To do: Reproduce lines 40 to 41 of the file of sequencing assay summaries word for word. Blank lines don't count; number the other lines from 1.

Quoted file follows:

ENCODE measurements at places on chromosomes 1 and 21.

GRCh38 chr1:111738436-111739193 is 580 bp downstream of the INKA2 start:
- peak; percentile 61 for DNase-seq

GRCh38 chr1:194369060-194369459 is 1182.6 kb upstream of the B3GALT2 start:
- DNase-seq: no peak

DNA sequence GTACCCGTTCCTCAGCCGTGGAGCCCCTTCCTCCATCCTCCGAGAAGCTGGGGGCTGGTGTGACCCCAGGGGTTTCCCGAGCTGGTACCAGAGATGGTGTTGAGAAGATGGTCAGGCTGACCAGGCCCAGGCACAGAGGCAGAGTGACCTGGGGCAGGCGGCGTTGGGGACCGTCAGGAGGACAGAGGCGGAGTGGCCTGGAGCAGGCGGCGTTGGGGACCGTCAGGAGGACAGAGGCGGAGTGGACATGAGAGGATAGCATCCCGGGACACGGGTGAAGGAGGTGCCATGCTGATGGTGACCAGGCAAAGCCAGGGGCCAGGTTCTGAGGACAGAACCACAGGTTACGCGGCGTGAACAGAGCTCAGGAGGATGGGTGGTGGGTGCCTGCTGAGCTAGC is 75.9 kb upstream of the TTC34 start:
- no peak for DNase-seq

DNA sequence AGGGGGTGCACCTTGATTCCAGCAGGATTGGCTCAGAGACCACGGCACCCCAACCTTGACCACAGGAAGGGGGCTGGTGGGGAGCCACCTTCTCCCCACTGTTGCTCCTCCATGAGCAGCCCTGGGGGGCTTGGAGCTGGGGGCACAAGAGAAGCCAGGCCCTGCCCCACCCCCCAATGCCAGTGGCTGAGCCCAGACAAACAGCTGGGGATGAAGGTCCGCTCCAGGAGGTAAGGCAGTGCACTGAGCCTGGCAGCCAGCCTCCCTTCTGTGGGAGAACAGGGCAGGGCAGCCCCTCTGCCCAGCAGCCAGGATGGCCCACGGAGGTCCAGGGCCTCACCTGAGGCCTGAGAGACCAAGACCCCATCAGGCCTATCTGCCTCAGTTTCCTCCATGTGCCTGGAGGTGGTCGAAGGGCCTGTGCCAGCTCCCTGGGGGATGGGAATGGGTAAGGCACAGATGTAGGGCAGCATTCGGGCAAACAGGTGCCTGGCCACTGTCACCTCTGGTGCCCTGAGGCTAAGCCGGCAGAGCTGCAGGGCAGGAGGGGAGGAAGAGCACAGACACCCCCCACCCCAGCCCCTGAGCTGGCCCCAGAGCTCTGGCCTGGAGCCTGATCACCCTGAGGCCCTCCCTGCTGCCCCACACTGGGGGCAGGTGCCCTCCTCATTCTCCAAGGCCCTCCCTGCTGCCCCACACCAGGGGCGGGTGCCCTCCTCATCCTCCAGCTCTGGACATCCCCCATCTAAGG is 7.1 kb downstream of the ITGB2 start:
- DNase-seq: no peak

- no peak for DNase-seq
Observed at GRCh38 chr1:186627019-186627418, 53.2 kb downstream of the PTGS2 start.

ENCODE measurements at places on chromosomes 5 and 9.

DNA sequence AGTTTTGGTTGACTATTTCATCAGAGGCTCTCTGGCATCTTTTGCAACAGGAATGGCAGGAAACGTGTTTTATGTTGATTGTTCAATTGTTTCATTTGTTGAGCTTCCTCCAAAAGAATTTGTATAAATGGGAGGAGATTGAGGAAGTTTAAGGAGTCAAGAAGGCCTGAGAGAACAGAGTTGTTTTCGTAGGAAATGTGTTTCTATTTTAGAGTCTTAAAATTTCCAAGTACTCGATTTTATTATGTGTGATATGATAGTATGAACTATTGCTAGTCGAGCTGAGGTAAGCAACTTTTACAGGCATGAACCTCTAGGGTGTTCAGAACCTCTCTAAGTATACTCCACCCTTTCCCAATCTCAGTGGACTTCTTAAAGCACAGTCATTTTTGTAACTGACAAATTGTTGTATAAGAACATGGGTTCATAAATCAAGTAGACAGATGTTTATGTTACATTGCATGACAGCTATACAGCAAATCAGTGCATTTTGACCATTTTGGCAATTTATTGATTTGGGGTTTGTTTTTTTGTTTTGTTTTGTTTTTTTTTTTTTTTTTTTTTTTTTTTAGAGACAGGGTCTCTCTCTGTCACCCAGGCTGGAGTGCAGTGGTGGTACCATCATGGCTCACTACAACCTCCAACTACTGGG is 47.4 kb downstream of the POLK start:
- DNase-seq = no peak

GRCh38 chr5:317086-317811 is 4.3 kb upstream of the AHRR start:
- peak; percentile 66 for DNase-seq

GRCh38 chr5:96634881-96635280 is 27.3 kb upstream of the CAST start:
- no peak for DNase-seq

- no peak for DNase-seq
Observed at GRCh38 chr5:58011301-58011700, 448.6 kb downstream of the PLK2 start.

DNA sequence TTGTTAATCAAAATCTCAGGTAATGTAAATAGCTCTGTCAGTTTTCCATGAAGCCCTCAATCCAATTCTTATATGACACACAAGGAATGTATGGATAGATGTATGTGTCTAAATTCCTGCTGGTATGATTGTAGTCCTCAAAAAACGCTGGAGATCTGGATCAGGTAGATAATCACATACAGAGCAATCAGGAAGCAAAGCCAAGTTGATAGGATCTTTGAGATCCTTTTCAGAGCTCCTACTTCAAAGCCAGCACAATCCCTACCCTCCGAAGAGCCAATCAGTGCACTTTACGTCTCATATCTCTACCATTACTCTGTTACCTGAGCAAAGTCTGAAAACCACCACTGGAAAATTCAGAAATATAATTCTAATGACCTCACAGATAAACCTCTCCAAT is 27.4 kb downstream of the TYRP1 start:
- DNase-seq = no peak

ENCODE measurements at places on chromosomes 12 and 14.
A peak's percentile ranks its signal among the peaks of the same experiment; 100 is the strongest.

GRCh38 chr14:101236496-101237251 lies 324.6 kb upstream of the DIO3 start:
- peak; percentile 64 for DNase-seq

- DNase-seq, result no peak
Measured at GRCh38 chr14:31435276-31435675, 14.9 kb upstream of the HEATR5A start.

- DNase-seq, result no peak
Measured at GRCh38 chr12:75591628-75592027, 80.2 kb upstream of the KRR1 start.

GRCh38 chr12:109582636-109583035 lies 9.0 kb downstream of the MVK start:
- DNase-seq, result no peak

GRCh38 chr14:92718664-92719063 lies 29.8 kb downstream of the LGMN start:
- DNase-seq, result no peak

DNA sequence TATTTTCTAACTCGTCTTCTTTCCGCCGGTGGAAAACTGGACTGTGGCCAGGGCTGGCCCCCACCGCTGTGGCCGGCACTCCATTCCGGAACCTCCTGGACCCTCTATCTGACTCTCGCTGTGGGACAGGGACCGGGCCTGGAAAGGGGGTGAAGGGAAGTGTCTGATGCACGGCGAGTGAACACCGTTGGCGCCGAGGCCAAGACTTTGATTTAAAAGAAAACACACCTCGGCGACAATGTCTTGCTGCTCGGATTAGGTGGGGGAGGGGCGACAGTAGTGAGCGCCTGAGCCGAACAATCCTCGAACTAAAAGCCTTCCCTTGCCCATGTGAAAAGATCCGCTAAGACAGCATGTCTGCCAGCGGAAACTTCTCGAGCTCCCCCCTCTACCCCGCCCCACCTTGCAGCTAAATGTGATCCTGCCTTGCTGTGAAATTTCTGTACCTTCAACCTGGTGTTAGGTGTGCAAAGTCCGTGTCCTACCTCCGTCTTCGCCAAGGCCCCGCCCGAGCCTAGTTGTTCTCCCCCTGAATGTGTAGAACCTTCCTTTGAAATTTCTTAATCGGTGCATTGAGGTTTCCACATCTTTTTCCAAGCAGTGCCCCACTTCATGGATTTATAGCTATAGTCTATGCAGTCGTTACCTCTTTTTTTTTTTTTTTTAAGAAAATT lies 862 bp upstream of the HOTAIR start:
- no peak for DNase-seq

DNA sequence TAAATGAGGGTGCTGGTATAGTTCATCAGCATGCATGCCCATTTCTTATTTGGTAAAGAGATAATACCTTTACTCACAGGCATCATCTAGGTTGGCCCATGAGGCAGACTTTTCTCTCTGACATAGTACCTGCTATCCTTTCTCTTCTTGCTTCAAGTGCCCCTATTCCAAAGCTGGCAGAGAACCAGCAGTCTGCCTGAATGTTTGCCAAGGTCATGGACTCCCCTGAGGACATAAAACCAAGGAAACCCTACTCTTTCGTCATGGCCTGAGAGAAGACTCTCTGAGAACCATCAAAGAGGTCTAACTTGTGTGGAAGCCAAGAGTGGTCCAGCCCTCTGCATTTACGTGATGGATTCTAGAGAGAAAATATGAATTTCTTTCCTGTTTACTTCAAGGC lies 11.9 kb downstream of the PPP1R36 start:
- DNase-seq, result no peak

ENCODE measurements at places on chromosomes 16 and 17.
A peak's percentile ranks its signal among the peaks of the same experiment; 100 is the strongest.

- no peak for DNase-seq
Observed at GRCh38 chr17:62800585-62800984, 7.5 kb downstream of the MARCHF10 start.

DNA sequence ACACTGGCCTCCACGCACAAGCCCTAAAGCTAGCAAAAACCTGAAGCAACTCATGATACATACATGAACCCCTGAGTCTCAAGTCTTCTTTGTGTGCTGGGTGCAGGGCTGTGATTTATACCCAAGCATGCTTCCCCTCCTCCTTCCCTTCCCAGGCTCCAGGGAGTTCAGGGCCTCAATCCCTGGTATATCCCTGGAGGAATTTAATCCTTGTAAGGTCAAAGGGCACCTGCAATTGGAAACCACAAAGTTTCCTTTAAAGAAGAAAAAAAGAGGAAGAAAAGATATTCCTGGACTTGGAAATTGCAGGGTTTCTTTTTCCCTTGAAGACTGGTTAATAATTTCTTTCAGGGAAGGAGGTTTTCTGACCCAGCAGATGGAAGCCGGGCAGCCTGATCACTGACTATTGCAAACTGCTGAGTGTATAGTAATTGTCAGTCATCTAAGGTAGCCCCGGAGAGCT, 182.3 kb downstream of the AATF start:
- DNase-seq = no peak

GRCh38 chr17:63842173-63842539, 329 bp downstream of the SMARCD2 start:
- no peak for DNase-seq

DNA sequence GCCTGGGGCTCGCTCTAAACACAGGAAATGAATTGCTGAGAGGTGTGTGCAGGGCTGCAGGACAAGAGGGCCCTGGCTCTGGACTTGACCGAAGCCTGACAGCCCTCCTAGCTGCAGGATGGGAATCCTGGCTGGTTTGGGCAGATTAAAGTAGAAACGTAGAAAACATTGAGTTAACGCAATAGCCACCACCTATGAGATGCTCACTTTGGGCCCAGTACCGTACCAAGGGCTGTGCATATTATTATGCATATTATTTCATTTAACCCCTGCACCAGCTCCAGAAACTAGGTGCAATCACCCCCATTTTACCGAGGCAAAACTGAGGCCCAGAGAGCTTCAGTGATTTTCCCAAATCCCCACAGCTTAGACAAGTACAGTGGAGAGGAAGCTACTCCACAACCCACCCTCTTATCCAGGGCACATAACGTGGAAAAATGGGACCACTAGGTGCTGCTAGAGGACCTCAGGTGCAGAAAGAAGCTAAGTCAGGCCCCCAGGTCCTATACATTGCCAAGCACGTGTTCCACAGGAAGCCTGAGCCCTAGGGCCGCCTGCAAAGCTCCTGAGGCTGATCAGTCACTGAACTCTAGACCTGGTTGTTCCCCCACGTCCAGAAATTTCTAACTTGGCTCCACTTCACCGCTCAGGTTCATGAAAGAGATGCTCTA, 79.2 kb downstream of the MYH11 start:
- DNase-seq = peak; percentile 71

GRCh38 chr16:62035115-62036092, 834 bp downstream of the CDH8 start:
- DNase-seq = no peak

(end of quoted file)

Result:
A peak's percentile ranks its signal among the peaks of the same experiment; 100 is the strongest.

- no peak for DNase-seq